What Do Sinking South Pacific Islands Have To Do With Germany?

Nothing. Other than “tectonic shifts” made me think of “Teutonic shifts” (which don’t happen nearly as regularly). And this article I’m writing about was originally in German and published on Spiegel Online. And of course that Germans are all so terribly concerned about how South Pacific islands are sinking due the disastrous effects of rising sea levels caused by climate change.

Or are they?

And I also just felt like pondering hype and hysteria again, so popular here and everywhere else around the world and how folks just want and need to be scared and alarmed and in crisis mode all the time even when (especially when?) they don’t need to be. Anyways, said article starts off like this:

Environmentalist organizations have used images from South Pacific islands to illustrate the disastrous effects of rising sea levels. But a group of French researchers has found that the problem is much more complicated: The islands are also being pulled under by shifting tectonic plates.

Things are more complicated than we think, you see. Or more simple, I mean. There, that was it. I feel better now.

Momombo wako (the white man from the big island)!” Or “Momombo wackos (environmental terror mongers from elsewhere)!” if you prefer.

German Computer Clouds Don’t Stink

I mean float. At least not across the German border, they don’t.

Germans being pathalogically hypersensitive whenever it comes to data protection issues, whether they be actual issues or not, Deutsche Telekom has cleverly exploited these wildly popular fears during this year’s CeBIT technology fair by suggesting to “the 3.6 million prosperous German small and medium sized firms who have not yet taken the leap to storing their data using cloud computing” that their “German cloud” can offer them the safety and security that those leaky and toxic foreign clouds could never offer them – even if those foreign clouds wanted to offer them safety and security in the first place which, of course, they don’t.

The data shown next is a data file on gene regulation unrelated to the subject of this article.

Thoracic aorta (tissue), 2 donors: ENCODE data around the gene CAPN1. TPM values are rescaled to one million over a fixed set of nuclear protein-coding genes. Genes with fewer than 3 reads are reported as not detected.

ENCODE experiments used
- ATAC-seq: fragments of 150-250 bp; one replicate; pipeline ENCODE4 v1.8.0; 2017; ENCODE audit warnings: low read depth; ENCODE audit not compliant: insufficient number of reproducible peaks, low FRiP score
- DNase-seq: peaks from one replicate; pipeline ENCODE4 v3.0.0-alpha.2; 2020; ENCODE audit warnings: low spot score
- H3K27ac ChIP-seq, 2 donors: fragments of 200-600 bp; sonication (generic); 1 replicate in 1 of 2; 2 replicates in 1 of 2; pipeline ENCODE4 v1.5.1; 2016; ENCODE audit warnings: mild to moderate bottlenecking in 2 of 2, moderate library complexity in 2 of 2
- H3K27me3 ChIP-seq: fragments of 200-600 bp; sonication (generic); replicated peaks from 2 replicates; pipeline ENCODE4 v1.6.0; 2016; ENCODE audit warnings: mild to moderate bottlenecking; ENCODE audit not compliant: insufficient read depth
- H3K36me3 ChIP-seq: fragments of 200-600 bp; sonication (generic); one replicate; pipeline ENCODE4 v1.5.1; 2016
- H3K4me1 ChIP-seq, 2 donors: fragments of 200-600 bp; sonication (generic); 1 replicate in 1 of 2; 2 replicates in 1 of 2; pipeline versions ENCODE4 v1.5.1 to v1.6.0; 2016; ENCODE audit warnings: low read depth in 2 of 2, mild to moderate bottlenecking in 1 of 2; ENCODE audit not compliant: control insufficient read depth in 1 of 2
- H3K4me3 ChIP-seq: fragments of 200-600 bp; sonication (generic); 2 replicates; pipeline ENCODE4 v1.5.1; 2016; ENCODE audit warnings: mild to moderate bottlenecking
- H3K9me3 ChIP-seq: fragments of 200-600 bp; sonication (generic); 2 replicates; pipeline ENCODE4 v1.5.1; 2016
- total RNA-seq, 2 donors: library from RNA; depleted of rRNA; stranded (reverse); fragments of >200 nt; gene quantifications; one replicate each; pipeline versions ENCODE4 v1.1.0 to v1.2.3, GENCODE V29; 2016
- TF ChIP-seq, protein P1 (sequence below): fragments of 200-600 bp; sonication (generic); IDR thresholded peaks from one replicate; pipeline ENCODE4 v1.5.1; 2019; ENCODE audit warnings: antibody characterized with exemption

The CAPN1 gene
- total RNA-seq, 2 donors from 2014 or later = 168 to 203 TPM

Telekom’s cloud – some 30 datacenters spread across Germany – is, well, spread across Germany, so nothing can ever possibly go wrong, one Telekom spokesman tells us. “And we are not playing on peoples’ fears, either” another spokesman added. “It’s just that when servers are situated outside of Germany there is a risk that companies will use your data for commercial purposes or, worse, they will be spied on by the secret services.”

Let’s all sing together: Paranoia strikes deep. Into your life it will creep. It starts when you’re always afraid. You step out of line, the man come and take you away…

This will be “a cloud computer model for the German market and in the German language.” Made for Germans. By Germans. In Germany.